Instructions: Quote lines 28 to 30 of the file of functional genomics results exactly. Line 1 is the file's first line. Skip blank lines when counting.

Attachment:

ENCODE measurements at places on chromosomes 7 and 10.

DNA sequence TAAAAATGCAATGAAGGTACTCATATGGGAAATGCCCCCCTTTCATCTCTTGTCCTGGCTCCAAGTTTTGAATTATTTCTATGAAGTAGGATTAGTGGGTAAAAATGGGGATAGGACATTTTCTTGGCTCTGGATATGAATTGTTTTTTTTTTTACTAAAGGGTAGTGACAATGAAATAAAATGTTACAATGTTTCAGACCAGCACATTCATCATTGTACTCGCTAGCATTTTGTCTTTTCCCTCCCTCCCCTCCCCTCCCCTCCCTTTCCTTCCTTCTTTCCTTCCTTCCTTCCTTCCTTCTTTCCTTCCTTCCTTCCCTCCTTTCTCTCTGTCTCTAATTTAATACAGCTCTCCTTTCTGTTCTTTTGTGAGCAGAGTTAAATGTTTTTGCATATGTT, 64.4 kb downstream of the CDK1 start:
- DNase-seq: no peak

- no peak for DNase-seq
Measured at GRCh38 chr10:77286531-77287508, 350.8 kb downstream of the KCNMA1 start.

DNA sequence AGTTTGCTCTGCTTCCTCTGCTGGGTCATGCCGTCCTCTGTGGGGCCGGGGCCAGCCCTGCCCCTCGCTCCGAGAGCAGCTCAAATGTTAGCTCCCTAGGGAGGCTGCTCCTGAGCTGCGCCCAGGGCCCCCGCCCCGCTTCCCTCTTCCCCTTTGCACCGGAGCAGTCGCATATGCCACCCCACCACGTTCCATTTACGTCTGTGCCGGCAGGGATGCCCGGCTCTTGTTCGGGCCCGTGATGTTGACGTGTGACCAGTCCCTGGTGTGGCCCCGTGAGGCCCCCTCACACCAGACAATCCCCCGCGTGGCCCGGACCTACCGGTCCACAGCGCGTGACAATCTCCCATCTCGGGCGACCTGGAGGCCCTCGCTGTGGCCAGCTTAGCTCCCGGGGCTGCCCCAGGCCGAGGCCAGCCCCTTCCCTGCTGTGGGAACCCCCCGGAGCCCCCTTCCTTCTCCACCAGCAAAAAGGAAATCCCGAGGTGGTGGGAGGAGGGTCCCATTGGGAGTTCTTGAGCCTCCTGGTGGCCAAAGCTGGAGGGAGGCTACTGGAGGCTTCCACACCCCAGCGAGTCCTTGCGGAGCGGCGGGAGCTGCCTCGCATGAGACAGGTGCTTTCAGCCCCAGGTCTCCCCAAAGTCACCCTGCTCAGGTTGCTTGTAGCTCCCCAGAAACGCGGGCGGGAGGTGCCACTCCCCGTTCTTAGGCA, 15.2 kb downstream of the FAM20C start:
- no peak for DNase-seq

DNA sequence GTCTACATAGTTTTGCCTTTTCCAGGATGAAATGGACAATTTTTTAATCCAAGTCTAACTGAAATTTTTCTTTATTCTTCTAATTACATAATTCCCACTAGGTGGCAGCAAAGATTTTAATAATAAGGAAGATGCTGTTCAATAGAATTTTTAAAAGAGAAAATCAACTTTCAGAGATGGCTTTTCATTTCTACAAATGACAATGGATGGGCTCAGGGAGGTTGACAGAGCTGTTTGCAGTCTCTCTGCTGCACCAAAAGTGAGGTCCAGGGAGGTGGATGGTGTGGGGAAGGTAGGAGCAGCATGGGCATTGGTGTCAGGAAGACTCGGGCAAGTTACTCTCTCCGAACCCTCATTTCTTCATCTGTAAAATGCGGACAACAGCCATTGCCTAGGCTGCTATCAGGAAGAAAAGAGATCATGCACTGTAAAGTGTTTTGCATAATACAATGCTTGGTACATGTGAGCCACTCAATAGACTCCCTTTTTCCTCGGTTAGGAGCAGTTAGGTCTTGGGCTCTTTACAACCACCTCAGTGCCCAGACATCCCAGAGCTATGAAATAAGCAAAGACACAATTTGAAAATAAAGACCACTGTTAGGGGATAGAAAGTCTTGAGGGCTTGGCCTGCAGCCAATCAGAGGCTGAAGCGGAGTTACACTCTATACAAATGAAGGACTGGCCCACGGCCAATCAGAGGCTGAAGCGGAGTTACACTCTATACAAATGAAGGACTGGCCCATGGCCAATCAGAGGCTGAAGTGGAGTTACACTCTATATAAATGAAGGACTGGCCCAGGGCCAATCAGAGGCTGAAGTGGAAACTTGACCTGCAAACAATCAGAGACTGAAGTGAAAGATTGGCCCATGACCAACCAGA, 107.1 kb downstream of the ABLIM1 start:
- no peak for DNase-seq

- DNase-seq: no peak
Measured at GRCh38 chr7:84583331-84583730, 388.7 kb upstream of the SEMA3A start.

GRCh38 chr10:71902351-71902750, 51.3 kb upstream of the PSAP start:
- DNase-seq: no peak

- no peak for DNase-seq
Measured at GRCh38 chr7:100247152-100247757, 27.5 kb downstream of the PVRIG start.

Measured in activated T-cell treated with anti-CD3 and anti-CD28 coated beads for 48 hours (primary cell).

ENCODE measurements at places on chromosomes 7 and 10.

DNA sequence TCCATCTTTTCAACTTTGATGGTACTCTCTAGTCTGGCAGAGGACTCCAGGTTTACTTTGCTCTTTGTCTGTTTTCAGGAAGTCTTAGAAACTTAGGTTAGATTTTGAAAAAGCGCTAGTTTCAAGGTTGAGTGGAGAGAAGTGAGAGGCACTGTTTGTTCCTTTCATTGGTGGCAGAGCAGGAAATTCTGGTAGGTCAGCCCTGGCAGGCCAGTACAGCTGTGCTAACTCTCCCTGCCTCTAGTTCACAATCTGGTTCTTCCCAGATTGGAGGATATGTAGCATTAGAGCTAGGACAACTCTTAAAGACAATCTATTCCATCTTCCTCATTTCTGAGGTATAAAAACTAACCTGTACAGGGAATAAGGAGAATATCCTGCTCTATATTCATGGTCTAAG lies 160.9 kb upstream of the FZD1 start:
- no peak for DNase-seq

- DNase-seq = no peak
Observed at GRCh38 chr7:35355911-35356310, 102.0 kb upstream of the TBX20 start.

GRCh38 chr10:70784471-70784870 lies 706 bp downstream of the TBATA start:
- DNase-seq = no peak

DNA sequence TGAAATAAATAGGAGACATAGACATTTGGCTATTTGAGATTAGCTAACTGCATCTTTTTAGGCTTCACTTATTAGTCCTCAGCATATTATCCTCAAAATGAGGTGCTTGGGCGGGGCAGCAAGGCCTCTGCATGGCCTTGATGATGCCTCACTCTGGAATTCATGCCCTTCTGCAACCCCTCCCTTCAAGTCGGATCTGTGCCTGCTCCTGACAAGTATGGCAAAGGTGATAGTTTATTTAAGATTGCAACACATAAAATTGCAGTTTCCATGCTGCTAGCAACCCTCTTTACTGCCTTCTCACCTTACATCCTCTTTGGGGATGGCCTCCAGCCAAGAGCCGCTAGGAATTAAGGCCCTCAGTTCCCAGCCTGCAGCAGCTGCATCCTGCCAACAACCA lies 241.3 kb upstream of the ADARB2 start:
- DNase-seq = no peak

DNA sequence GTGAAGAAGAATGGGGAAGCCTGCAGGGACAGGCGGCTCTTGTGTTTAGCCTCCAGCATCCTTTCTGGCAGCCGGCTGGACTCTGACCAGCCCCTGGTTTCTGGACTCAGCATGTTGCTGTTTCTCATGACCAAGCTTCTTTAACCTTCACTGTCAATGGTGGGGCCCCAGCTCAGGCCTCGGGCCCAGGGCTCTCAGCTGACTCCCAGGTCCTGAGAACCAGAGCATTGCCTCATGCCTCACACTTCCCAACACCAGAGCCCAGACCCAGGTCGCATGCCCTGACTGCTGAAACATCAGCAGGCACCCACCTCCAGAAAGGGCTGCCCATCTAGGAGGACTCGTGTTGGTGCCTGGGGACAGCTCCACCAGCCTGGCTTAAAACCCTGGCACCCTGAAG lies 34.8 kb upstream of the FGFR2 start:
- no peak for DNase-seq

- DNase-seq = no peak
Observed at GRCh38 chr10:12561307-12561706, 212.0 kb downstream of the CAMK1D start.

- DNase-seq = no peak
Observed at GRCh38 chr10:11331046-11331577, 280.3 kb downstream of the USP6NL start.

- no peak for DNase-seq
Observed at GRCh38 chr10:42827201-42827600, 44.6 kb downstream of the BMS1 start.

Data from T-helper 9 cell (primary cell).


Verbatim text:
- DNase-seq = no peak
Observed at GRCh38 chr10:12561307-12561706, 212.0 kb downstream of the CAMK1D start.

- DNase-seq = no peak